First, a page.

• a

    . Mutants isolated from mini-Tn5lacZYA fusion.

  • b

    . Mutants isolated from mini-Tn5′ lacZY fusion.

  • c

    . Probably comprise an operon with lrpC.

  • d

    . Not predicted as an ORF in GMI1000.

  • NC, not calculated.

hpx1AB177893M5 M44 Yes299RSp0882 (100)No homology
hpx2AB177894M39M193 M194Yes481RSp0879 (98.3)No homology
hpx3AB177895M41 Yes125RSp0848 (100)No homology
hpx4AB177896 M102 M114Yes1335RSp0847 (98.3)No homology, similar to Hpx10
M116 M160
M161 M166
hpx5AB167955M29M190 M204Yes648RSp0842 (100)HpaF, Xanthomonas axonopodis pv. glycines[AAP34359] (97, 1e-18), R. solanacearum PopC-like leucine-rich repeat (LRR) motif (type II)
hpx6AB177897 M154Yes232RSp0841 (100)Hpa2, Xanthomonas oryzae pv. oryzae[AAF61278] (123, 2e-27)
hpx7AB177898M26 M40M113 M128No286RSp0825 (99.3)Probably spermidine synthase
M183 M186
hpx8AB177899M10 Yes228RSp1460 (98.7)No homology
hpx9AB177900M6 Yes878RSp1384 (99.0)No homology
hpx10AB177901M11 M22M104 M195Yes1156RSp1024 (98.2)No homology, similar to Hpx4
hpx11AB177902M3 M13 M24 Yes455RSc0245 (99.3)HolPtoQ, Pseudomonas syringae pv. tomato[AAO54411] (331, 2e-89), probably inocine-uridine-preferring nucleoside hydrolase
hpx12AB178008M48 Yes129dNo homology
hpx13AB178009  Yes621RSc1356 (80.9)LRR motif (type I), hypervariation in LRR domain
hpx14AB178009M21 Yes647RSc1357 (97.2)LRR motif (type I)
hpx15AB178010M25M147 M153Yes462RSc 1800 (99.0)LRR motif (type I)
hpx16AB178010  c538RSc 1801 (98.4)LRR motif (type I)
hpx17AB178011M34M118Yes720RSc 1815 (57.0)AvrBs3 effector family, Xanthomonas spp., large deletion (525 aa) in central repeat domain
hpx18AB178012M4M145Yes306RSc2101 (99.3)No homology
hpx19AB178013 M182Yes180RSp0693 (100)Probably glyoxalase I
hpx20AB178014 M180Yes1035RSp0672 (97.8)LRR motif (type I)
hpx21AB178015 M126 M157Yes411RSp1022 (96.2)No homology
M163
hpx22AB178016 M135No328RSp0206 (98.8)Probably transposase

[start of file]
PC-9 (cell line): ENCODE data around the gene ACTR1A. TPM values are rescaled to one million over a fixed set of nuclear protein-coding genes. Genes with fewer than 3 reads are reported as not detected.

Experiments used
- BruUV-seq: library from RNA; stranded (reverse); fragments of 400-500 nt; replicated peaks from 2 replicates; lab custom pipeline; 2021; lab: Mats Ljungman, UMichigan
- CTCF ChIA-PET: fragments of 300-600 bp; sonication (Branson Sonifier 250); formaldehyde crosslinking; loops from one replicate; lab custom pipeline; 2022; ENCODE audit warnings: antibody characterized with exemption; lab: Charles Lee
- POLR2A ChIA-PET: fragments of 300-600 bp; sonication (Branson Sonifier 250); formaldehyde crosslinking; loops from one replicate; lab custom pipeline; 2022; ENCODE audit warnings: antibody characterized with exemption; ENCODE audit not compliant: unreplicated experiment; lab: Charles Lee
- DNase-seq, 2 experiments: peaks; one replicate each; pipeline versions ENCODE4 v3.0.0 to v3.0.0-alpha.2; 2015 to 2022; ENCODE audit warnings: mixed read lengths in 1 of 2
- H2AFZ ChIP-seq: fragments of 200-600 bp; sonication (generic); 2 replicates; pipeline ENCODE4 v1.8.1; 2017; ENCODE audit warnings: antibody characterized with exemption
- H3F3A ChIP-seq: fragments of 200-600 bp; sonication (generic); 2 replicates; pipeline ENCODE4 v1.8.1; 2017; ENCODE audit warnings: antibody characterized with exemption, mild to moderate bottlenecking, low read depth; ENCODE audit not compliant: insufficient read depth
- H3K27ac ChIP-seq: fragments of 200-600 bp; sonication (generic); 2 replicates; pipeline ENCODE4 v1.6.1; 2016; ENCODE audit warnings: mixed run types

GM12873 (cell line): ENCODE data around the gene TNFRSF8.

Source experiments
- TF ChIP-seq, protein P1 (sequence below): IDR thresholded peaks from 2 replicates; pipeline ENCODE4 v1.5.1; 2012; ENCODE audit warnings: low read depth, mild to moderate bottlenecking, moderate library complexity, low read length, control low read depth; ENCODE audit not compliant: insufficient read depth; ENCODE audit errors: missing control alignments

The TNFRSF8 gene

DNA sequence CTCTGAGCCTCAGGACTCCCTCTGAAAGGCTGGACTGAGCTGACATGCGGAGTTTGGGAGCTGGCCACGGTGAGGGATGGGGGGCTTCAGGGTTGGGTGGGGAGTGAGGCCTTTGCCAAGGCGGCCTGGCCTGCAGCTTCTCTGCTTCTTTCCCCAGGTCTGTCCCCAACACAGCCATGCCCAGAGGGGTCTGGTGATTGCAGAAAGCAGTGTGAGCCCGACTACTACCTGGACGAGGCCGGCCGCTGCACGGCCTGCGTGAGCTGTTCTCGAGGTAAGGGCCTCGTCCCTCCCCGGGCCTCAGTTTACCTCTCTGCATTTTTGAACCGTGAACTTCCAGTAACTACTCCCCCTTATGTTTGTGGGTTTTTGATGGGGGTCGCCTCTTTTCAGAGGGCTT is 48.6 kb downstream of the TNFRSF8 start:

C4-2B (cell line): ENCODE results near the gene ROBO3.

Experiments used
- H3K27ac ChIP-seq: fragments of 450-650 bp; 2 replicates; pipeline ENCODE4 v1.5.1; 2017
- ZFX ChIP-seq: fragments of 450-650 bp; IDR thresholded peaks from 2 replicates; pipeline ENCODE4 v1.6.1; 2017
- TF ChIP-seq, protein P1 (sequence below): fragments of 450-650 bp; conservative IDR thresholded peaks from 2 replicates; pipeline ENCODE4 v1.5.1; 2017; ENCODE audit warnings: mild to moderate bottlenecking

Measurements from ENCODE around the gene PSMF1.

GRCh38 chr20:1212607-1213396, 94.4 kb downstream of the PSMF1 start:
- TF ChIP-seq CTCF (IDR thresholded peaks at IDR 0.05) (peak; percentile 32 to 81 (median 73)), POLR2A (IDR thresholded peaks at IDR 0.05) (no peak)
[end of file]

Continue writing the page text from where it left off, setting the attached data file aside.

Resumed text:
hpx23AB178017  Yes519RSp1277 (99.4)HopPtoA1, P. syringae pv. tomato[AAO54894] (119, 2e-25)
hpx24AB178018 M109 M115Yes1702RSp1281 (99.2)HolPtoR, P. syringae pv. tomato[AAO54417] (201, 8e-50)
M142
hpx25AB178019 M189 M209Yes641RSp0304 (97.5)HopPtoD1, P. syringae pv. tomato[AAO54410] (233, 1e-59)
M210 M230
hpx26AB178020 M150 M207 M208Yes474RSp1130 (97.3)Probably Nudix hydrolase
hpx27AB178021 M125Yes830RSp0732 (99.5)No homology
hpx28AB178022 M139Yes809RSc2359 (98.6)No homology
hpx29AB178027 M164YesNCRSc1349 (NC)IpaH, Shigella flexneri[AAA26526], IS1424 insertion
hpx30AB178023 M132 M151Yes2498RSc 1839 (96.8)No homology

Further screening of hpx genes using an ORF detection system

For most of the above-mentioned hpx genes that were isolated, only a single insertion was found (Table 2). This suggests that not all the hpx genes were identified by the above promoter screening strategy. Therefore, we further screened hpx genes using another transposon. The transposon mini-Tn5′lacZY contains N-terminal-truncated lacZ and lacY as an operon (′lacZY), and can detect an ORF by in frame ′lacZY fusion (Fig. 1B). When mini-Tn5′lacZY was transposed into RS1085 from pTNP105, the frequency of the appearance of Lac+ Kanr colonies was ≈10−8 per recipient cell. Approximately 24 000 colonies were screened as described above among which 77 showed hrpB-dependent expression. Sequence analysis revealed that 61 of these were independent insertions. Twenty transposons were fused to known hrp and pop genes (Table 1), and 21 were trapped for nine hpx genes, namely, hpx2, hpx4, hpx5, hpx6, hpx7, hpx9, hpx10, hpx15 and hpx17, isolated by the promoter screening strategy (Table 2). The other 21 transposons were inserted into new loci, and 11 new hpx genes were identified (Table 2). An additional hpx gene, hpx23, was identified during the sequence analysis of the flanking region of hpx24. Taking together the results of the two independent mutagenesis, 30 novel hpx genes were isolated in this study.